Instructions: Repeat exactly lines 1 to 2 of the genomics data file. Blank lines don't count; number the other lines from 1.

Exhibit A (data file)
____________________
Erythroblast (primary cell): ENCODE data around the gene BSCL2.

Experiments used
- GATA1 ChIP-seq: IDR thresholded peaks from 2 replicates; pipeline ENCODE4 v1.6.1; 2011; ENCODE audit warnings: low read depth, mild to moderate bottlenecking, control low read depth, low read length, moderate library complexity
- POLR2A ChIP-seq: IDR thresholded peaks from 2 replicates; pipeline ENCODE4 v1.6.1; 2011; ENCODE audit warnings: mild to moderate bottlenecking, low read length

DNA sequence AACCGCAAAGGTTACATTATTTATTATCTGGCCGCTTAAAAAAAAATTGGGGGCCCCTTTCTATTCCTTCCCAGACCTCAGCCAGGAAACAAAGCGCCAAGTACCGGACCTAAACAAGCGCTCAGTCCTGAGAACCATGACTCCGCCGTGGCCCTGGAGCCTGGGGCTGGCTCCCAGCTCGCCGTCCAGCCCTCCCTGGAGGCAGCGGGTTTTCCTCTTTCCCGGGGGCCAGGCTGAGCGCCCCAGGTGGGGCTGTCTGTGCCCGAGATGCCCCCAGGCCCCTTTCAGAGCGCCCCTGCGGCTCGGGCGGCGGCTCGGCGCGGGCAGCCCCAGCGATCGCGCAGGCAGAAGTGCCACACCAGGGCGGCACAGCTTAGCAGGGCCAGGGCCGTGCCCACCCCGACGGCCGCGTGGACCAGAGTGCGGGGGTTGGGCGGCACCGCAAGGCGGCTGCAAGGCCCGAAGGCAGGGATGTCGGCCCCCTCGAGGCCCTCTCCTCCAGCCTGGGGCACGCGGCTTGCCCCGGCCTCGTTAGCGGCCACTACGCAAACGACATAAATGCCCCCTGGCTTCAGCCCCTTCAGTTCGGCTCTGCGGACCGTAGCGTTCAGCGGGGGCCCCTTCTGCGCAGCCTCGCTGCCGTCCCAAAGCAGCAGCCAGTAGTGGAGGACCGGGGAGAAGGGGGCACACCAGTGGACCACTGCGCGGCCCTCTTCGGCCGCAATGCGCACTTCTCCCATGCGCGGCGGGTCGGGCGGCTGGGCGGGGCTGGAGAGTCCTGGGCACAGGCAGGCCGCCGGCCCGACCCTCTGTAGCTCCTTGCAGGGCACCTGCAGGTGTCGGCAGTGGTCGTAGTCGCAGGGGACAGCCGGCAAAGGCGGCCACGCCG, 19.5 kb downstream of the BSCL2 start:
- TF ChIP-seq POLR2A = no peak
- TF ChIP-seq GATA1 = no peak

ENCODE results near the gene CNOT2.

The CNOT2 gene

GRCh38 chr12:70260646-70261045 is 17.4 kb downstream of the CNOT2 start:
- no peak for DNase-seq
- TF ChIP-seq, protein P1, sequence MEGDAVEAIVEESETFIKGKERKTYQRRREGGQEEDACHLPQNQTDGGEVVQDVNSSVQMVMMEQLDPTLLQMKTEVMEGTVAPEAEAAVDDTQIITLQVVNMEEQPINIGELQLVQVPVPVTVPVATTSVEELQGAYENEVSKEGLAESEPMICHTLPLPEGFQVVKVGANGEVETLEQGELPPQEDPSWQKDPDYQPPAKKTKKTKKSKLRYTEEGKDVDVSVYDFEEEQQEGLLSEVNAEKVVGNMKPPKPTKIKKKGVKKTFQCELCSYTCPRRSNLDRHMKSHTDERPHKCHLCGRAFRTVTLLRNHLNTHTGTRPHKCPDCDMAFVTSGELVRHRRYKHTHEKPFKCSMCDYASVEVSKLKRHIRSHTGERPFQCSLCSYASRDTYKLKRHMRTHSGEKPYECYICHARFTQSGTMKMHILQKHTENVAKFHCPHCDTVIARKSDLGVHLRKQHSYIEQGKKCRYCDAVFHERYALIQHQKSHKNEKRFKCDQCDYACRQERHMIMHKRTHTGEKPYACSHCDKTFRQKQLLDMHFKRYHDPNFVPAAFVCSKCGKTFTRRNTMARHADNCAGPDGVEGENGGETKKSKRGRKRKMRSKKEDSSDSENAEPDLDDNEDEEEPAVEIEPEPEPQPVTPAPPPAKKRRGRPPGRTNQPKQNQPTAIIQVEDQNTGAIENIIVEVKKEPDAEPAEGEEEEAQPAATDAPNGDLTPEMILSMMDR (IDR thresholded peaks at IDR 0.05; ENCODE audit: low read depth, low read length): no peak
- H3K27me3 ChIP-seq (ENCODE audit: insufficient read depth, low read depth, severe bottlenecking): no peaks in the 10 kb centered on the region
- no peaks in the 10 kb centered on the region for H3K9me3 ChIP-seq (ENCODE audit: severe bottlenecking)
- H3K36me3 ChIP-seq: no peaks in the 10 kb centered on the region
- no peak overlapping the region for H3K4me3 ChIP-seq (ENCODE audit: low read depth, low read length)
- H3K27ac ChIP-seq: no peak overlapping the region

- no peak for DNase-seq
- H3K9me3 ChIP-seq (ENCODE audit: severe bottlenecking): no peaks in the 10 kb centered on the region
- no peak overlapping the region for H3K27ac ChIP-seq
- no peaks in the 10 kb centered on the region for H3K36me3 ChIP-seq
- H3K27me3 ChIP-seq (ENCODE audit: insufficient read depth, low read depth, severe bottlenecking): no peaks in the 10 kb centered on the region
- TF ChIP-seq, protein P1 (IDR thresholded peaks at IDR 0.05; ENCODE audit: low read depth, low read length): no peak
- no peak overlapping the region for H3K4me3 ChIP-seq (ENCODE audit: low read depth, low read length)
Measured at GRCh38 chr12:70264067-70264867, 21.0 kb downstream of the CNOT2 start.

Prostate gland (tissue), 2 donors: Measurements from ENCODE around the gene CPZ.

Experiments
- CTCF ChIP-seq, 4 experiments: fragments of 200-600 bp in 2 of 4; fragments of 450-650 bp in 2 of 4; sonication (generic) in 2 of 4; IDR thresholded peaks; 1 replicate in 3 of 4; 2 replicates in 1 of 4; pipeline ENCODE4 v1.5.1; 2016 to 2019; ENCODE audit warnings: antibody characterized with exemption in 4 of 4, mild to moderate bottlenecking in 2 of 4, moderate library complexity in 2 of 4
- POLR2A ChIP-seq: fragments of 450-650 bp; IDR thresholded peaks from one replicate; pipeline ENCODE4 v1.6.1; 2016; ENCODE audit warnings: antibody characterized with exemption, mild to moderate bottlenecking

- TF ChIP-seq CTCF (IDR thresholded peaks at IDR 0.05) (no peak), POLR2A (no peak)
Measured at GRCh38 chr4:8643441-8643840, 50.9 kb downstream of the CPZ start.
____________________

Erythroblast (primary cell): ENCODE data around the gene BSCL2.

Experiments used